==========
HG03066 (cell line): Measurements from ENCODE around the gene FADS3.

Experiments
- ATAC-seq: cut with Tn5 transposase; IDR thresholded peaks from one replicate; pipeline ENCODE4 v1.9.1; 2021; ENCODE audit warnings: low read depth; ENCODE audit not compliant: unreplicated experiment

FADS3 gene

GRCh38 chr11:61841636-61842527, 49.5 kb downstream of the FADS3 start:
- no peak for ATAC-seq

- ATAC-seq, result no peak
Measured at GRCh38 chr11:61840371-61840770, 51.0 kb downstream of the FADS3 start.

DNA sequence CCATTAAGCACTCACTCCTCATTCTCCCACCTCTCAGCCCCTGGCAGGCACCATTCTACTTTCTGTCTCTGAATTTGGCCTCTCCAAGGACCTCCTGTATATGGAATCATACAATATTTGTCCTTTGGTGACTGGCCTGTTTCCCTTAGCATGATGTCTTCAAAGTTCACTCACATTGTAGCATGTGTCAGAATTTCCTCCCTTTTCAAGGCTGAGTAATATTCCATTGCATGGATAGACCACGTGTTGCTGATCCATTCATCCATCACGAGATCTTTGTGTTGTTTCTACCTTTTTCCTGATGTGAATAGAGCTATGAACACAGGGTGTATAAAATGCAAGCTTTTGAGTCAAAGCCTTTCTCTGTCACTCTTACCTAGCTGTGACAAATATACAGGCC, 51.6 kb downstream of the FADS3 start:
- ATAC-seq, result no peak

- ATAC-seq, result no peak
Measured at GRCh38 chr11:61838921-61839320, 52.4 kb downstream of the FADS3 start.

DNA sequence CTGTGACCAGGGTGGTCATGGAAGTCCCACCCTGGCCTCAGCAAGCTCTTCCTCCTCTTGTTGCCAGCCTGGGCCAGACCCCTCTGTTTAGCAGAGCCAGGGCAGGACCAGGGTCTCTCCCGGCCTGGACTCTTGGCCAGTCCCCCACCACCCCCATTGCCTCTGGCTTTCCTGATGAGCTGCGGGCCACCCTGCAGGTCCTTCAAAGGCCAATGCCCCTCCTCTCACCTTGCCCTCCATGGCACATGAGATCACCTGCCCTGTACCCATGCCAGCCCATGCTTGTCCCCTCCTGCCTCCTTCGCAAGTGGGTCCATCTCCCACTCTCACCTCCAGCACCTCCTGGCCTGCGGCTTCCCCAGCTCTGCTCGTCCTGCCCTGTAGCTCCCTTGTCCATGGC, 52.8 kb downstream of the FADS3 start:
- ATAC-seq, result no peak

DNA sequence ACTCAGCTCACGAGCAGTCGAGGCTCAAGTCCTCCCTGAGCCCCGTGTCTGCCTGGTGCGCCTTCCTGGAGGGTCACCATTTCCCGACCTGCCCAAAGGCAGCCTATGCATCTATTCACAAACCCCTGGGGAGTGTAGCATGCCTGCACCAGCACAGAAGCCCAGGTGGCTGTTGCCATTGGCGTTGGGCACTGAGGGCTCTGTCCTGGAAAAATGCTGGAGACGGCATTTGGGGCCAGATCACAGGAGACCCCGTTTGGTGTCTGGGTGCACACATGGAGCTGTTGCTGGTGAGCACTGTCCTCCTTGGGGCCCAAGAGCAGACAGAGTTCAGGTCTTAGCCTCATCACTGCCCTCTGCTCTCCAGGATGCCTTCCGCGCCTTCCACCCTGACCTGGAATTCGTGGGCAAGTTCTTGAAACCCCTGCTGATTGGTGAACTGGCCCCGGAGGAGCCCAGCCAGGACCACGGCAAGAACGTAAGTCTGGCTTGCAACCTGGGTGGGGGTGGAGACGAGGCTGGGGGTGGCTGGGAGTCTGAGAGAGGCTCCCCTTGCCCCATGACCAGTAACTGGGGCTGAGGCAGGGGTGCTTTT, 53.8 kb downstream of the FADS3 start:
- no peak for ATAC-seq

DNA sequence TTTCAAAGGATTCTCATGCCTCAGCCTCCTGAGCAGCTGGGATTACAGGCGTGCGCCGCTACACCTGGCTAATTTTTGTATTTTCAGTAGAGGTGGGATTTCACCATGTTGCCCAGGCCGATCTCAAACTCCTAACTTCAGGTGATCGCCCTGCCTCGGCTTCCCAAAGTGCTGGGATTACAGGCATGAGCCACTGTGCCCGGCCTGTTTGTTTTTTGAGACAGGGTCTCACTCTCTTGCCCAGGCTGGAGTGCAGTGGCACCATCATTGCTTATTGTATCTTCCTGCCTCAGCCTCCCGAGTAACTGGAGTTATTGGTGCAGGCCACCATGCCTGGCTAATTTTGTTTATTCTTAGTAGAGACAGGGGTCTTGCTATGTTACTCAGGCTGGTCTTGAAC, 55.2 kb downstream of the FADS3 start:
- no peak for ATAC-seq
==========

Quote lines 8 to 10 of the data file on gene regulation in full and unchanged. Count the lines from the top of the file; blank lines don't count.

Measured at GRCh38 chr11:61840371-61840770, 51.0 kb downstream of the FADS3 start.

DNA sequence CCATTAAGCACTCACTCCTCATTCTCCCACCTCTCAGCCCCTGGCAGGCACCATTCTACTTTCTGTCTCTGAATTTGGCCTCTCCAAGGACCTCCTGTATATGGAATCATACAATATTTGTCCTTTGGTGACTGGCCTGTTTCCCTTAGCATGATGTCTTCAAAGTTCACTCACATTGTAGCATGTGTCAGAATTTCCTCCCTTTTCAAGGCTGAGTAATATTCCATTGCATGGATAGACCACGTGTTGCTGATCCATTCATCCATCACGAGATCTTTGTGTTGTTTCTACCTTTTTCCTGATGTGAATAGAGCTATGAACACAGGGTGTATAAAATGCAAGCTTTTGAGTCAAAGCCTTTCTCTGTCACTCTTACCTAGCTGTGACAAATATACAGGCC, 51.6 kb downstream of the FADS3 start:
- ATAC-seq, result no peak